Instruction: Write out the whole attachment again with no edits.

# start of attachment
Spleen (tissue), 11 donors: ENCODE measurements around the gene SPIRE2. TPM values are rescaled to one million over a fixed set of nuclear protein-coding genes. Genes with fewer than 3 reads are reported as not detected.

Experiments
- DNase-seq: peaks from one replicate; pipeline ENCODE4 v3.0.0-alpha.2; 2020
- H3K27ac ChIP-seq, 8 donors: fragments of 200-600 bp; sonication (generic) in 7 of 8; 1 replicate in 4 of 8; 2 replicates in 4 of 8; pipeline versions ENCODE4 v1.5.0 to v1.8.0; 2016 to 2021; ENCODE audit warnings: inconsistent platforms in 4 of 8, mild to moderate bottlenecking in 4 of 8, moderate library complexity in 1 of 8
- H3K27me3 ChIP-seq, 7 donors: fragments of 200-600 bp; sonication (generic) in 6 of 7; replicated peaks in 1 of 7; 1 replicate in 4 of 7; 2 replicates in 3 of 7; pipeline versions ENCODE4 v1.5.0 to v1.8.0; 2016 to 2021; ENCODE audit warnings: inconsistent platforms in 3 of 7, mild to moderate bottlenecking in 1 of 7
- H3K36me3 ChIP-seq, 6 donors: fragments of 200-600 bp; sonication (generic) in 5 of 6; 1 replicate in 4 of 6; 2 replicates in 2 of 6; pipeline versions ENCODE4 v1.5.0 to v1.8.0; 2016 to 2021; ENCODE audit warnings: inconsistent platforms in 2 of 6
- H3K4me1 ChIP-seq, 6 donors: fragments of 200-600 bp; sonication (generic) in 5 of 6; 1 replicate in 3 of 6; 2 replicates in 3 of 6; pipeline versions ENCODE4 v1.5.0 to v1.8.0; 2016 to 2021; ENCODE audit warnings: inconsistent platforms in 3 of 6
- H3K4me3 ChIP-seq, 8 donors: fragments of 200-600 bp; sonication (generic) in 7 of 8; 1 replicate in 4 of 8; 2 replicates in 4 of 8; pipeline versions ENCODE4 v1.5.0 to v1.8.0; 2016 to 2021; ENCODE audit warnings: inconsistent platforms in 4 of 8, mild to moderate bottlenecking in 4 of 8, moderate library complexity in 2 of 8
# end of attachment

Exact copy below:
Spleen (tissue), 11 donors: ENCODE measurements around the gene SPIRE2. TPM values are rescaled to one million over a fixed set of nuclear protein-coding genes. Genes with fewer than 3 reads are reported as not detected.

Experiments
- DNase-seq: peaks from one replicate; pipeline ENCODE4 v3.0.0-alpha.2; 2020
- H3K27ac ChIP-seq, 8 donors: fragments of 200-600 bp; sonication (generic) in 7 of 8; 1 replicate in 4 of 8; 2 replicates in 4 of 8; pipeline versions ENCODE4 v1.5.0 to v1.8.0; 2016 to 2021; ENCODE audit warnings: inconsistent platforms in 4 of 8, mild to moderate bottlenecking in 4 of 8, moderate library complexity in 1 of 8
- H3K27me3 ChIP-seq, 7 donors: fragments of 200-600 bp; sonication (generic) in 6 of 7; replicated peaks in 1 of 7; 1 replicate in 4 of 7; 2 replicates in 3 of 7; pipeline versions ENCODE4 v1.5.0 to v1.8.0; 2016 to 2021; ENCODE audit warnings: inconsistent platforms in 3 of 7, mild to moderate bottlenecking in 1 of 7
- H3K36me3 ChIP-seq, 6 donors: fragments of 200-600 bp; sonication (generic) in 5 of 6; 1 replicate in 4 of 6; 2 replicates in 2 of 6; pipeline versions ENCODE4 v1.5.0 to v1.8.0; 2016 to 2021; ENCODE audit warnings: inconsistent platforms in 2 of 6
- H3K4me1 ChIP-seq, 6 donors: fragments of 200-600 bp; sonication (generic) in 5 of 6; 1 replicate in 3 of 6; 2 replicates in 3 of 6; pipeline versions ENCODE4 v1.5.0 to v1.8.0; 2016 to 2021; ENCODE audit warnings: inconsistent platforms in 3 of 6
- H3K4me3 ChIP-seq, 8 donors: fragments of 200-600 bp; sonication (generic) in 7 of 8; 1 replicate in 4 of 8; 2 replicates in 4 of 8; pipeline versions ENCODE4 v1.5.0 to v1.8.0; 2016 to 2021; ENCODE audit warnings: inconsistent platforms in 4 of 8, mild to moderate bottlenecking in 4 of 8, moderate library complexity in 2 of 8